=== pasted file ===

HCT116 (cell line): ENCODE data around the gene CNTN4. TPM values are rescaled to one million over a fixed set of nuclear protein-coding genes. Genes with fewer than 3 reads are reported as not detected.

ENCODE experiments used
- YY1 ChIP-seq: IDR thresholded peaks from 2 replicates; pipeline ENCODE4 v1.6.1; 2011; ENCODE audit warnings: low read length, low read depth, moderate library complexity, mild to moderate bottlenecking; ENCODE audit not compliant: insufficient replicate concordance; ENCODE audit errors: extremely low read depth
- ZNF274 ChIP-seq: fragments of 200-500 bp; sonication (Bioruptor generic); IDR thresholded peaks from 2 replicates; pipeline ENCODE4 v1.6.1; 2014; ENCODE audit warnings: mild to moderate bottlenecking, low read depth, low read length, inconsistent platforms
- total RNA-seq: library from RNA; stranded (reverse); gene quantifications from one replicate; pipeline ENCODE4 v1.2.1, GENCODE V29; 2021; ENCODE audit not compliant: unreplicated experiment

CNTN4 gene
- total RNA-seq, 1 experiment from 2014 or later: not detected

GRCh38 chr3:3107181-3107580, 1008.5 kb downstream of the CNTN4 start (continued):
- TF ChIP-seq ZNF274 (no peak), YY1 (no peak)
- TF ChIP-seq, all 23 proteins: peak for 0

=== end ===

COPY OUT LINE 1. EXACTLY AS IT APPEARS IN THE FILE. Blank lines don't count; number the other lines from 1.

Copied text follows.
HCT116 (cell line): ENCODE data around the gene CNTN4. TPM values are rescaled to one million over a fixed set of nuclear protein-coding genes. Genes with fewer than 3 reads are reported as not detected.